This is the fourth and final installment of a series chronicling epic heavy metal. The other installments of the series can be found here:
The first part of the series defined epic heavy metal, discussed its foundations, and gave a quick overview of its origins. The second installment took a deeper look into other North American bands that fall under the epic heavy metal banner and it included interviews with Jake Rogers of Visigoth and Jason Tarpey of Eternal Champion. The third installment examined the incredibly rich and dense scenes from Italy and Greece. This fourth and final installment of the series focuses on the broader European scene. While Greece and Italy are the premiere European countries for epic heavy metal, there is still a healthy amount of quality bands from the rest of Europe that more than deserve a mention of their own.
What is included in essentials and what isn’t?
This section is re-purposed from previous installments in order to provide context to new readers, skip this if you’ve already read this material!
Every band and release listed in The Secret of Steel Pt. 1 is an essential piece of epic heavy metal. I highly recommend listening to and familiarizing yourself with the material discussed in that first installment before diving deeper into this article. This segment, along with the other segments, will focus on bands that extend beyond the formative years of epic metal.
These articles are long and contain one or more interviews in them, as such it was important to carefully choose which bands and releases to dive deep on in order to maintain a readable length. There were a number of criteria used to narrow down essential releases to highlight. First and foremost, bands are chosen by a mix of popularity, influence, and quality. A band doesn’t have to hit all 3 criteria, but every band listed is high quality. To keep it clean, we are highlightingbands that have at least 1 full length album. Demos and EPs will be listed in the “other bands” section at the end along with other worthwhile albums from the scene. In addition, we are not including bands that have released their first full length within the last 2 years. While bands like Gatekeeper, Smoulder, Iron Griffin, Lethean, Chevalier, etc. are all excellent and potential candidates for this series, it is too early to tell where they will ultimately land in the grand scheme of things. There is 1 lone exception to this rule, Vultures Vengeance, that is discussed in part 3 of the guide.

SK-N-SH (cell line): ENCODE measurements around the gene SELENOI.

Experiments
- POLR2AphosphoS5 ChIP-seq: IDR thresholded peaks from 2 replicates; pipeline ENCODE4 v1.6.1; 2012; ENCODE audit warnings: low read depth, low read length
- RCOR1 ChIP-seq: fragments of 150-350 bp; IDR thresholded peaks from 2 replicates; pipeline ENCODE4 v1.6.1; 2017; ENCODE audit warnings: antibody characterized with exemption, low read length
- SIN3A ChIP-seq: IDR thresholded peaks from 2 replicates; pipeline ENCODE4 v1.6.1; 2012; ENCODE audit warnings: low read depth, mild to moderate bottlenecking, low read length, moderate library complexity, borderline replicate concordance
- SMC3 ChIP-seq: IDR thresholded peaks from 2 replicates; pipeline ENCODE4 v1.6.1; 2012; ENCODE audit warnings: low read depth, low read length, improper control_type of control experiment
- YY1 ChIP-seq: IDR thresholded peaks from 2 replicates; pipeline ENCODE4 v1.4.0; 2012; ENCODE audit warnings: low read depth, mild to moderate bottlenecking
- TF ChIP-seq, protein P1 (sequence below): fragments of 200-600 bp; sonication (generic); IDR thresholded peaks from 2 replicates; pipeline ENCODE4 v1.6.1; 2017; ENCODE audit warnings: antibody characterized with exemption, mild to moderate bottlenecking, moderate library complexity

Note: As always, keep in mind that no guide will satisfy everyone’s taste. The band’s selected here a reflection of my personal take on the genre.
Special Mention: Bathory
It’s not an exaggeration to say that Bathory are one of metal’s finest and most influential acts. Quorthon, the lone individual behind Bathory, is a visionary who helped pave the way for extreme metal with the raw and vicious energy he unleashed on albums like Bathory’s self titled and Under the Sign of the Black Mark. Being the visionary that he is, Quorthon adopted a number of different influences and gradually changed Bathory’s direction over time. The release of 1990’s Hammerheart marked the beginning of the band’s attempt at what would later would be dubbed as “Viking metal”. While this grand, black metal infused sound isn’t cleanly epic heavy metal by the definition I laid down in the first installment of this series, I’d be remiss not to mention Bathory here. Their tangential nature to the genre as well as the massive influence that they’ve had on a number of the bands we’ve discussed makes them important to mention.
Hammerheart was Bathory’s first and arguably best effort at “Viking metal”. It’s an open secret that Quorthon was heavily influenced by early Manowar (“Enter the Eternal Fire” main riff sounds like it could have been on Manowar’s Battle Hymns or Hail to England for example) and with Hammerheart he fully embraced it. Combining Manowar’s grandiose approach to songwriting and injecting with a small dose of primal black metal energy, Quorthon arrived at his own epic sound. Twilight of the Gods followed up Hammerheart and is nearly as essential when it comes to epic-era Bathory. Blood on Ice was released much later down the line in 1996, but this album contained a number of songs written before the release of Hammerheart and the quality of the music overall matches, making this album a must listen. Quorthon would continue to embrace the epic metal sound with the release of Nordland I and Norland II, which represented a cleaner approach to it all.
Bathory aren’t just mandatory epic heavy metal listening, they are mandatory listening for any fan of metal, period.
England’s Solstice are known for being a staple in the epic doom metal genre, but the gradual evolution of their sound has placed them firmly into epic heavy metal territory. Their debut album, Lamentations, was a heavy slab of melancholic doom metal in the vein of early Candlemass and Solitude Aeternus. The quality of this debut immediately put them on the map. However, Solstice began showing a new side with the release of their Halcyon EP in 1996. The songs were faster paced, there was a stronger emphasis on lead guitar melodies, and the English folk elements were brought to the forefront.